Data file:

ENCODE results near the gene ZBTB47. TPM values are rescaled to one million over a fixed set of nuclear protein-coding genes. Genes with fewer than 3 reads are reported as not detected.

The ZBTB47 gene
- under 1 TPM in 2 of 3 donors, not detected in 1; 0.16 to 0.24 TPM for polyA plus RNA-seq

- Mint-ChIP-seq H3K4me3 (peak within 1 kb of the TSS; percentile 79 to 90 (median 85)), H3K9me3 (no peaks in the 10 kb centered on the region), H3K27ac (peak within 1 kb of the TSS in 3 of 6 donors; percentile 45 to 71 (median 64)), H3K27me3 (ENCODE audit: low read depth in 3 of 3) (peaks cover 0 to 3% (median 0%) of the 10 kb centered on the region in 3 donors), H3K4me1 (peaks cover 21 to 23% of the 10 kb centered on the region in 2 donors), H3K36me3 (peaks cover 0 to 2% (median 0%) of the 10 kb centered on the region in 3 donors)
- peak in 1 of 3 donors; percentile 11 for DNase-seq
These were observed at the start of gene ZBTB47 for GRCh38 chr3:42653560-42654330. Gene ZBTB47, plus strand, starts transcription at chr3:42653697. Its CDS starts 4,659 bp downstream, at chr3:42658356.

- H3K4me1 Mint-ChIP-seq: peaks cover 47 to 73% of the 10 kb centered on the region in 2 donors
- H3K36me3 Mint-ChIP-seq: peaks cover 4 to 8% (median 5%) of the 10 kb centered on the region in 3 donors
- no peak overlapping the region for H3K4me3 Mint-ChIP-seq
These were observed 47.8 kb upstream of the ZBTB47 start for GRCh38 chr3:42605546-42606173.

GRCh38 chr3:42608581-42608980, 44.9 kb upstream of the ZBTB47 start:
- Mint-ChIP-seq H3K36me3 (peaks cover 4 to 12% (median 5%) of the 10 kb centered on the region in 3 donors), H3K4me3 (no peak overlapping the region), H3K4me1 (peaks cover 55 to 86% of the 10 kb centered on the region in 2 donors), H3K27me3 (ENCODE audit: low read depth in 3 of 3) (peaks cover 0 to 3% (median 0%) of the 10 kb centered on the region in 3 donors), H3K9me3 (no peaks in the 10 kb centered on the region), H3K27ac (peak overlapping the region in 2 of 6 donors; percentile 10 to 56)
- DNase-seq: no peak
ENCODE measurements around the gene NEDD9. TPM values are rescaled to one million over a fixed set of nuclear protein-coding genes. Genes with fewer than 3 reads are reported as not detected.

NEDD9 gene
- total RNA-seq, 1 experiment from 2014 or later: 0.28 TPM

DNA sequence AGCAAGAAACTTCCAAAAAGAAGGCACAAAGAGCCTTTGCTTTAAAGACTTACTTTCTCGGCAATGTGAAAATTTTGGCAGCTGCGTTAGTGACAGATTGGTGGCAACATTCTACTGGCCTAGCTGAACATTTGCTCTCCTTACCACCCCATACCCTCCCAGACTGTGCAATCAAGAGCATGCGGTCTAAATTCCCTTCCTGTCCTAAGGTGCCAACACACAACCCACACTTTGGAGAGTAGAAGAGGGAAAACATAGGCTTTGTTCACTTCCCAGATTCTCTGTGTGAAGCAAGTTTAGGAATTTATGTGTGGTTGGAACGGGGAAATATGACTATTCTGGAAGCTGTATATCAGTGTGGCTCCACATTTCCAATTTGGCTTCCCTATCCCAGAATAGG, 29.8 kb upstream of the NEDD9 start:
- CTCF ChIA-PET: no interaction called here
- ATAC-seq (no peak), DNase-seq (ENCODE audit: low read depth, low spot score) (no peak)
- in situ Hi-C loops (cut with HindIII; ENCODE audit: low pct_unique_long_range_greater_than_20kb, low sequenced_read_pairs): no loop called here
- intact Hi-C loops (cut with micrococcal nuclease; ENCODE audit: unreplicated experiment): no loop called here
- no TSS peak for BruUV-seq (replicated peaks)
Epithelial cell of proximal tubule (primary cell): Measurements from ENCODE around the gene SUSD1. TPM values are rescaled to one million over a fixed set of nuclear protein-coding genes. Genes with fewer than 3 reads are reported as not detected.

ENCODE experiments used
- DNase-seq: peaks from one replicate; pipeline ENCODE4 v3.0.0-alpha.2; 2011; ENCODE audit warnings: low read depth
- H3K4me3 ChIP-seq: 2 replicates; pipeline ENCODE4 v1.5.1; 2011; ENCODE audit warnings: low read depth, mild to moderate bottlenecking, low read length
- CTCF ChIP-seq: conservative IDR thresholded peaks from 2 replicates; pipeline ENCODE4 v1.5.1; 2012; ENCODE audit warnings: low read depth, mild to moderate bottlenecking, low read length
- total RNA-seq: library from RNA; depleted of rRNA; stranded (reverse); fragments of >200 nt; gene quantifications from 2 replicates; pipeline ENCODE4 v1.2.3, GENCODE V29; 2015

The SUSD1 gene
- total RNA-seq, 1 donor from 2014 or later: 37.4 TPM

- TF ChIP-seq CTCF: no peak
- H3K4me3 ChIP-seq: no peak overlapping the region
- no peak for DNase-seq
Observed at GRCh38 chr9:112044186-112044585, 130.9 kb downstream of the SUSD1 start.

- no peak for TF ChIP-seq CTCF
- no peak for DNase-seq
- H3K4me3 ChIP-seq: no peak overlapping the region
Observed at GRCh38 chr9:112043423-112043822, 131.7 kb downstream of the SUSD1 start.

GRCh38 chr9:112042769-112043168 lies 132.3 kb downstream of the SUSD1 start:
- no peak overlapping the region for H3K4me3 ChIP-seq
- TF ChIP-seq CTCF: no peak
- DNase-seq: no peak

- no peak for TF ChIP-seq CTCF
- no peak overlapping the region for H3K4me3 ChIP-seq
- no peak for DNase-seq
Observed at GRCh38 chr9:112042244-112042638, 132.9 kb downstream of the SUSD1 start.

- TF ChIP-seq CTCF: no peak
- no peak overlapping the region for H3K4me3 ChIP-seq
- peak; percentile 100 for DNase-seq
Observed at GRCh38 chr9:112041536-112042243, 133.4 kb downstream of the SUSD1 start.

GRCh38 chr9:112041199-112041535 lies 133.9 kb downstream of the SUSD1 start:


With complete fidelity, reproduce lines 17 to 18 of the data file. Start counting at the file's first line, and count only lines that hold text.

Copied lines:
DNA sequence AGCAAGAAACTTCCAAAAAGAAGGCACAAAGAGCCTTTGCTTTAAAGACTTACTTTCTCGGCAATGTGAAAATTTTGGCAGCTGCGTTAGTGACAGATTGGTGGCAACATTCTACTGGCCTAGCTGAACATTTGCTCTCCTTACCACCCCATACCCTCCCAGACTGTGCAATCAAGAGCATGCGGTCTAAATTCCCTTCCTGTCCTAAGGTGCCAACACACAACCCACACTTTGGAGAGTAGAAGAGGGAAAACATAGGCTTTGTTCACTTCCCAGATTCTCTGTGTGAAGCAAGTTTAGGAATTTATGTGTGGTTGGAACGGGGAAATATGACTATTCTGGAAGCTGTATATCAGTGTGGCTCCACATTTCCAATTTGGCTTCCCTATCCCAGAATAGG, 29.8 kb upstream of the NEDD9 start:
- CTCF ChIA-PET: no interaction called here